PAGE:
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Principles of symmetrical component part four. In the previous part, we learned how to decompose the positive, negative, and zero sequence components to get the system phasors. We came up with this matrix form, which represented the system phasors in this column right here. So we'll call this "I." And then we had this matrix here, which we defined as, "A." And then we had the symmetrical component. So the symmetrical components were zero sequence component, positive sequence component, and negative sequence component. So in this video tutorial in part four, we want to know how to derive the symmetrical component, the zero sequence, positive sequence, and negative sequence component, from the system phasors directly.

So if we had an unbalanced set of three phasors, something like that, where this was IA, this was IB, and this was IC, we want to know what are the positive sequence component, the negative sequence component, and the zero sequence component for this unbalanced set. What we're essentially saying is given this, this is given now, we want to calculate this.

So let's get started. The concept behind calculating the symmetrical component from the unbalanced system phasors is very simple. It's not hard, it's not difficult, but it needs to be understood from a fundamentalist level. So this is kind of like an algebraic equation where we have I and we have this A matrix right here and we're multiplying that by the symmetrical component. So if this was an algebraic equation and we wanted to calculate this here, what would we have to do? So if this was given, this was given, we wanted to calculate this. Well, that's pretty simple, right? It's equal to the system phasors divided by A. Pretty straight forward. But my friends, this is a linear algebraic equation and so using this same techniques won't exactly work.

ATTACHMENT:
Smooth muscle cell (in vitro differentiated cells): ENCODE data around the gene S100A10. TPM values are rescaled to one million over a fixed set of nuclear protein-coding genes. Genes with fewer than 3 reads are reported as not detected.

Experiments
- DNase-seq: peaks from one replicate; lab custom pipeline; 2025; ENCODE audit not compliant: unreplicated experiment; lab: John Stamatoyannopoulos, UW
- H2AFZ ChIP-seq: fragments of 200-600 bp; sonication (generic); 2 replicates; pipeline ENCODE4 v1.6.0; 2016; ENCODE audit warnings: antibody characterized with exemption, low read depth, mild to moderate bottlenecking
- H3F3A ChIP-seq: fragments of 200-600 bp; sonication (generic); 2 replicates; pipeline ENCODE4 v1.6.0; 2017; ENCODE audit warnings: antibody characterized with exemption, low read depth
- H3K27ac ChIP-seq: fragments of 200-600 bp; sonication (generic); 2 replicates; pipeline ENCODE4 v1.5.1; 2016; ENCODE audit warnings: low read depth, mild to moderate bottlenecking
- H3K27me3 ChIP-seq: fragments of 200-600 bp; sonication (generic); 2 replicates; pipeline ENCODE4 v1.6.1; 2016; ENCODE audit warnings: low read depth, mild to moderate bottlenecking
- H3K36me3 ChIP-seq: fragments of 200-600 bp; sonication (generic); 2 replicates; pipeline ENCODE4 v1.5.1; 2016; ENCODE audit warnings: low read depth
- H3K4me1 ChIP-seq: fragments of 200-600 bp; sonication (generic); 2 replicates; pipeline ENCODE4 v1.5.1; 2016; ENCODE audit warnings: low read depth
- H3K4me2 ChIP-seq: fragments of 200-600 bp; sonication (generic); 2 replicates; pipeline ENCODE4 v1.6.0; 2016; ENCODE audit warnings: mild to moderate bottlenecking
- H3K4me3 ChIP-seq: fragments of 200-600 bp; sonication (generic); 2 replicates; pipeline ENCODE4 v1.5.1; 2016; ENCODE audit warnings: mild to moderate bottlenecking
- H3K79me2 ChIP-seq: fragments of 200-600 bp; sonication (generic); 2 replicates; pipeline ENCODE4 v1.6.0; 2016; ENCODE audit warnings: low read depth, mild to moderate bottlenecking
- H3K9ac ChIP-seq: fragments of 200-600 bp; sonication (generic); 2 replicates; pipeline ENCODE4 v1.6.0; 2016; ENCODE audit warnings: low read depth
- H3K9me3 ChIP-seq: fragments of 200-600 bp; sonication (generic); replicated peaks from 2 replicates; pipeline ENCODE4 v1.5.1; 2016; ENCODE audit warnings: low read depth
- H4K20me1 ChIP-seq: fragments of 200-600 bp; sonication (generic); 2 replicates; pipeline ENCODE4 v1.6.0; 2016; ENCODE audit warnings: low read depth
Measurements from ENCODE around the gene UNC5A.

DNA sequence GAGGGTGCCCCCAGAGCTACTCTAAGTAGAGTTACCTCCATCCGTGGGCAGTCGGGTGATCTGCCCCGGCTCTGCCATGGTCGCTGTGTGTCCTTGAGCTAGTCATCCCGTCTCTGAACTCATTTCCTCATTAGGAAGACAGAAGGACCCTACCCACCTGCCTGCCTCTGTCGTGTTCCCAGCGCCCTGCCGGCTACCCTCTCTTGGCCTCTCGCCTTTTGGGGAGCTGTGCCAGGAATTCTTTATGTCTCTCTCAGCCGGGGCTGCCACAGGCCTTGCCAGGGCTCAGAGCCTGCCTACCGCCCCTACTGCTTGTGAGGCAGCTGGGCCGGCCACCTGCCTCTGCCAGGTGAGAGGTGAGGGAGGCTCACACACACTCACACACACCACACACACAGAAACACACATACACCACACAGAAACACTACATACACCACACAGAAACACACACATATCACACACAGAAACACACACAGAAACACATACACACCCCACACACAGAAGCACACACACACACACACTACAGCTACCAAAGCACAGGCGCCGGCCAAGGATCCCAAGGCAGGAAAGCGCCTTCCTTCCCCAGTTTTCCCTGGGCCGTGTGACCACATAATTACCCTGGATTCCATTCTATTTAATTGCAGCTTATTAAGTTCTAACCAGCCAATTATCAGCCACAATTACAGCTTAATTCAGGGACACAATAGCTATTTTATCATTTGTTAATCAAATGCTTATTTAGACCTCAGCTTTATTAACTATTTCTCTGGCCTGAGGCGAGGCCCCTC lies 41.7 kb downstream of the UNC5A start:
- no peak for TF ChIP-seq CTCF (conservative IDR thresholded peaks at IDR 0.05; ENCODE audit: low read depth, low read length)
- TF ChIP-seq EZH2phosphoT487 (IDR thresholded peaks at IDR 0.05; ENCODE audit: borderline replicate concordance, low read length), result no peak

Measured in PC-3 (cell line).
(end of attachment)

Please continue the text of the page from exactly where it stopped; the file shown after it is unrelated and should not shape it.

So how do we calculate this guy right here given that we have this and we have this information? This is where the principles of linear algebra comes into play, but we will do is to learn it enough to understand the underlying principles behind this concept. So the idea is that if we can calculate the inverse of the A matrix, A inverse, then what we could do is multiply both sides of the equation by the inverse of the A matrix. And once we do that, this term right here, A times A inverse, will just equal to one. And so what we get is the I symmetrical component is going to equal A inverse times the system phasors. So that, my friend, is what the solution is and we'll talk more about this in just a little while.

So let's first define what A inverse is. It turns out that if you take the A and we find the inverse of A, it turns out that that is equal to one third times this matrix here. So you can see that there is sort of a symmetry between A and A inverse. What we need to prove is A times A inverse. Does that equal to one? Well, let's find out. So that's A and then A inverse is one third here, one third here. Okay. So this is A inverse. And the one thirds are pretty straight forward to figure out. See this one third constant here? This one third constant would need to be multiplied by each element within this matrix. Okay. So let's find out what that is equal.